“I’ve been photographing everything as I go along,” she says. “When I’m working at home, I go outside about 10 times a day to see what’s happening out there. This isn’t a traditional garden guide but, rather, it’s me as a beginner, writing for fellow beginners and drawing on the words I’ve written on my blog.”
Julia says she wants readers to see her garden as she sees it. “Some parts are best viewed standing behind a tree, with just a little peek at a certain flower in a certain place – it changes all the time.
“A lot of people around my age, in their thirties and forties, are having ‘ding dong’ moments and recognising the pleasure that gardening can bring. If they don’t have the knowledge yet, that’s fine. I’ve included a glossary which even covers garden tools, such as the trowel. I want my readers to feel confident when they go off to hardware and garden stores!”
Julia has painstakingly researched everything she’s written in Petal Power for accuracy and reliability, and, as well as tips on basic garden design and personal sources of inspiration, she has provided growing information on 12 different flowering plants, which have proved successful as cut flowers .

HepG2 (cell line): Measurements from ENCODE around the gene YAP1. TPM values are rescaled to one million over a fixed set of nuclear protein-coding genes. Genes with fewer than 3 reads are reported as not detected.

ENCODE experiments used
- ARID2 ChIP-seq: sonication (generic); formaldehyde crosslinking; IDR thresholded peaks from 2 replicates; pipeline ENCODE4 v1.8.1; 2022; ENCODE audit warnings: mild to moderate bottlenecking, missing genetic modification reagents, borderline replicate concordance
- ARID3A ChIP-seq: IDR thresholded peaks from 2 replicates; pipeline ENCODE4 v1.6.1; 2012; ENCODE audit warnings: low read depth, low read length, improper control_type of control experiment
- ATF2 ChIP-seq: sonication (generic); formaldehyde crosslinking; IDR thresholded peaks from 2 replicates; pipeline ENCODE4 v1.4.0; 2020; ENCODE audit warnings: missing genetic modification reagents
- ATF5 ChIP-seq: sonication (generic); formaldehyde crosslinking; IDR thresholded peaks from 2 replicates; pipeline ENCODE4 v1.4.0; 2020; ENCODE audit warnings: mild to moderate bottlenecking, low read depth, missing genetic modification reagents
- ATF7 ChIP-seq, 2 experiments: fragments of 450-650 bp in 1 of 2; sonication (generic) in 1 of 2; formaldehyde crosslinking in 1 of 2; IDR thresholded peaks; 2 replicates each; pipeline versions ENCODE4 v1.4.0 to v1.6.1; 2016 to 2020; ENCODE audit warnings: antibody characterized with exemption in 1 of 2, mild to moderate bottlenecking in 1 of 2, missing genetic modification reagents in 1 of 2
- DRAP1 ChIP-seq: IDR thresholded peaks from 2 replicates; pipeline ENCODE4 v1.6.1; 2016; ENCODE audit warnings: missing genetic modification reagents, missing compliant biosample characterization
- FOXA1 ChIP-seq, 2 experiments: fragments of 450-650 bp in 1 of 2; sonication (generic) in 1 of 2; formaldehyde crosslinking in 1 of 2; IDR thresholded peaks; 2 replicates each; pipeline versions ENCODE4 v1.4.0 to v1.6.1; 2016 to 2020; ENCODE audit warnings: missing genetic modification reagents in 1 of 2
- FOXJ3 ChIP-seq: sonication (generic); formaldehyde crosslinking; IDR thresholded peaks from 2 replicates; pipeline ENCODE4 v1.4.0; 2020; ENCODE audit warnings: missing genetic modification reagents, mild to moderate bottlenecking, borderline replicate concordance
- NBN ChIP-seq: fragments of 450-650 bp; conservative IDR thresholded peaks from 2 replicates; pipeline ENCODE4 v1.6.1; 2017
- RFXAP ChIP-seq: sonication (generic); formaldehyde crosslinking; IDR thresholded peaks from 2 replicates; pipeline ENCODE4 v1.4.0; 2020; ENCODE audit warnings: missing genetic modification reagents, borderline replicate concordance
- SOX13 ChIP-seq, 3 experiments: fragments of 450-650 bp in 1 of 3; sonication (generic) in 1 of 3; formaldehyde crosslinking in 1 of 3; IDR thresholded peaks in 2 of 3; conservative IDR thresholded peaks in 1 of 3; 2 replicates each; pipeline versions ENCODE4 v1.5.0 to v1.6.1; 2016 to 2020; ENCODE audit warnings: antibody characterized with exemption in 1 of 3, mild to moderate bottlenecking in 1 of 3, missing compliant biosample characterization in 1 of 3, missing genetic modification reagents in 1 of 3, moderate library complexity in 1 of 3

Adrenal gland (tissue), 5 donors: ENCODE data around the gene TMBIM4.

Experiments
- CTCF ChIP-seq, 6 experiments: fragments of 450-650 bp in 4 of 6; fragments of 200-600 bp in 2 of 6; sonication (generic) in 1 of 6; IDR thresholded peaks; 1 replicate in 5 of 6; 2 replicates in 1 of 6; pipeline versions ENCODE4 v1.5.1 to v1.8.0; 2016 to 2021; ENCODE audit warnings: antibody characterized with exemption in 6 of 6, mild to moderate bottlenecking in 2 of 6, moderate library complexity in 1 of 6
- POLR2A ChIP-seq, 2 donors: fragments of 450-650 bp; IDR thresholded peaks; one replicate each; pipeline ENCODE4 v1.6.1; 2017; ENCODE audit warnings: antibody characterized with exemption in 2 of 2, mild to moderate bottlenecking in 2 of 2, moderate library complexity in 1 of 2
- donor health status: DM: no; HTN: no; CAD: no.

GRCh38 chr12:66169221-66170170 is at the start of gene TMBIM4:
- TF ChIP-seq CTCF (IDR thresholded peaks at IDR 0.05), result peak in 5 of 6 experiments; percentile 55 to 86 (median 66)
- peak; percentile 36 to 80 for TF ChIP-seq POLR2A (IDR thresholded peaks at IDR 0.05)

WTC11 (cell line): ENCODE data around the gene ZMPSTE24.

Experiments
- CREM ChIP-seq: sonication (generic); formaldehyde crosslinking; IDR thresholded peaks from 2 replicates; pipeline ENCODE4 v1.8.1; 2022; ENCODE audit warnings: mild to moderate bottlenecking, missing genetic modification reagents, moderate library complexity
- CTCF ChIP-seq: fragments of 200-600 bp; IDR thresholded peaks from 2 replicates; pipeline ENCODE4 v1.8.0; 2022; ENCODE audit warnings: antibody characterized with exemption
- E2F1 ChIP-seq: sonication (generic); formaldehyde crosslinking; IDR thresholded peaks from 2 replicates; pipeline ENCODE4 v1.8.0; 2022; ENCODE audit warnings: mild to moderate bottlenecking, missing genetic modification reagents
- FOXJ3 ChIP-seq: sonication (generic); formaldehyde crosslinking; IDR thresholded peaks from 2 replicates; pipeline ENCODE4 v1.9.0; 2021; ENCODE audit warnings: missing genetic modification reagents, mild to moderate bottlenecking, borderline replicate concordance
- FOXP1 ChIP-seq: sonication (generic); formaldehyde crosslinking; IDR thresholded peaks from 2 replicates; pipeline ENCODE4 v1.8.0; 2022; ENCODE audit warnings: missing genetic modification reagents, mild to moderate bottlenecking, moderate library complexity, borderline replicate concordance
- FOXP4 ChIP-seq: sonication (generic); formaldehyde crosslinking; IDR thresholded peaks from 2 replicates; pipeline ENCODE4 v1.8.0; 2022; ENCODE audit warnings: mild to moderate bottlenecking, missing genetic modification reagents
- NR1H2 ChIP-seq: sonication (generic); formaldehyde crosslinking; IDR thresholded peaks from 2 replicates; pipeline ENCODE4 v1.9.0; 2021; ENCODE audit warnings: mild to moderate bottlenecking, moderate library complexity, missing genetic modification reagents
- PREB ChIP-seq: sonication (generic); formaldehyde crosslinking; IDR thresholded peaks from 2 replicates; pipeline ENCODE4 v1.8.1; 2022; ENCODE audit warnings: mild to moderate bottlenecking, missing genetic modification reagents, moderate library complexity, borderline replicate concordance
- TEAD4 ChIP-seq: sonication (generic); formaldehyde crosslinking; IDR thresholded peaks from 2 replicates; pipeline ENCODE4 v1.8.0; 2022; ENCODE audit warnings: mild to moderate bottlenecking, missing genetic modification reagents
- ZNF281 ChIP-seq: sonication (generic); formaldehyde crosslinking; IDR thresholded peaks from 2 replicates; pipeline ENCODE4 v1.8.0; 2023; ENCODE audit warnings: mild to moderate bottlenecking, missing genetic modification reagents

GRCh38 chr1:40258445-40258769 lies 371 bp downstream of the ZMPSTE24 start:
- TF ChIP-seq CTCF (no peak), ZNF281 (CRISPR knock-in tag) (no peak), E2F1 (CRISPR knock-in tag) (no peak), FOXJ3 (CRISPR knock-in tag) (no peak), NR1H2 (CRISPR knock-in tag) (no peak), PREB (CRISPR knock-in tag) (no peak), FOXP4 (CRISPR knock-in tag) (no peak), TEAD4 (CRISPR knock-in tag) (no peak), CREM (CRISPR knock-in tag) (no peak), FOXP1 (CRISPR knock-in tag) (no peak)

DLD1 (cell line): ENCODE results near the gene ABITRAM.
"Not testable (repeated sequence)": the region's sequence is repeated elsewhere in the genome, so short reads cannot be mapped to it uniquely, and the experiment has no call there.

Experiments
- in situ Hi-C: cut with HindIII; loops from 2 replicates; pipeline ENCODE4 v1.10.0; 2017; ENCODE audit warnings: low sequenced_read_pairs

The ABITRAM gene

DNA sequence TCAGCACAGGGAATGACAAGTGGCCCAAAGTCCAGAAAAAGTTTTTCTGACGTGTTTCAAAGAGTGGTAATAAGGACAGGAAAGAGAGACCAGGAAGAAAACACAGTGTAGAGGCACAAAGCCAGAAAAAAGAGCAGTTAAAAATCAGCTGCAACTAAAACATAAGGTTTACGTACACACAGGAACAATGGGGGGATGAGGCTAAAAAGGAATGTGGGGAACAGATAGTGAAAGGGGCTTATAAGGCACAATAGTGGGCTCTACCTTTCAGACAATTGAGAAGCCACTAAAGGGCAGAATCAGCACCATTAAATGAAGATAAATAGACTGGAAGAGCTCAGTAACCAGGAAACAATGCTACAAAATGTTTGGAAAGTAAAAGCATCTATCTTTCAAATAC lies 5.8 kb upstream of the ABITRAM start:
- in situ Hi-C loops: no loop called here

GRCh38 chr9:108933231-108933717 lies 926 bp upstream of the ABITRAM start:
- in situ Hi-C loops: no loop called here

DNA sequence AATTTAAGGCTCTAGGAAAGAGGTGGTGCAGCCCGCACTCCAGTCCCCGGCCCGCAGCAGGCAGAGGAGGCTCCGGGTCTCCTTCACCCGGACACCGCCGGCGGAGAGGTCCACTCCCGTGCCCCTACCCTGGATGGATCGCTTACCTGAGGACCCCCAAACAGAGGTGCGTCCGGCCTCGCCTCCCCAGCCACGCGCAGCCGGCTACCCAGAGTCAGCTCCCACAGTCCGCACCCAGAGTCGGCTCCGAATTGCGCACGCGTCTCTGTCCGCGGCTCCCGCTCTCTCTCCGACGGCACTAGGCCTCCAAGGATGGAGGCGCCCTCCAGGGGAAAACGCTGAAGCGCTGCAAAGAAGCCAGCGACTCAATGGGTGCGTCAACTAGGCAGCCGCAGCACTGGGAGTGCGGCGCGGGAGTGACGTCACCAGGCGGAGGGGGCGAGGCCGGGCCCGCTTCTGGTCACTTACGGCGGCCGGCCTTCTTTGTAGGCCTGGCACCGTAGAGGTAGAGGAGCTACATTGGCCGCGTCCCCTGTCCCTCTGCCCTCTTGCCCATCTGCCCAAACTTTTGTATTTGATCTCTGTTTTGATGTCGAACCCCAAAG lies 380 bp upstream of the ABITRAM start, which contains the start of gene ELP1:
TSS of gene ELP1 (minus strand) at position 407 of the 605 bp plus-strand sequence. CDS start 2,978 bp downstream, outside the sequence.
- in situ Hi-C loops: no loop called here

A mixture of annuals and perennials, the featured plants, all beautifully photographed by Julia, include sweet peas, dahlias, snapdragons, Verbena bonariensis, Japanese anemones, fennel and cosmos.
“It’s a perfectly good place to start,” Julia says. “Then next season, a new gardener might plant something else beside that cosmos – and so their garden odyssey begins.”
Seeing the first copies of Petal Power coming off the printing press was a very moving moment for Julia – and for Tonia, an experienced art director and stylist who came back from the United Kingdom in 2019 with a dream of starting her own publishing house, and saw success written on the wall when she met Julia.
Meanwhile, Studio Home continues to be one of New Zealand’s most popular interior style blogs and Julia feels she’s really living her dream, including her life with T, whom she describes as “the best man around”.
“People who don’t have their own gardens just don’t know what they are missing!” she says.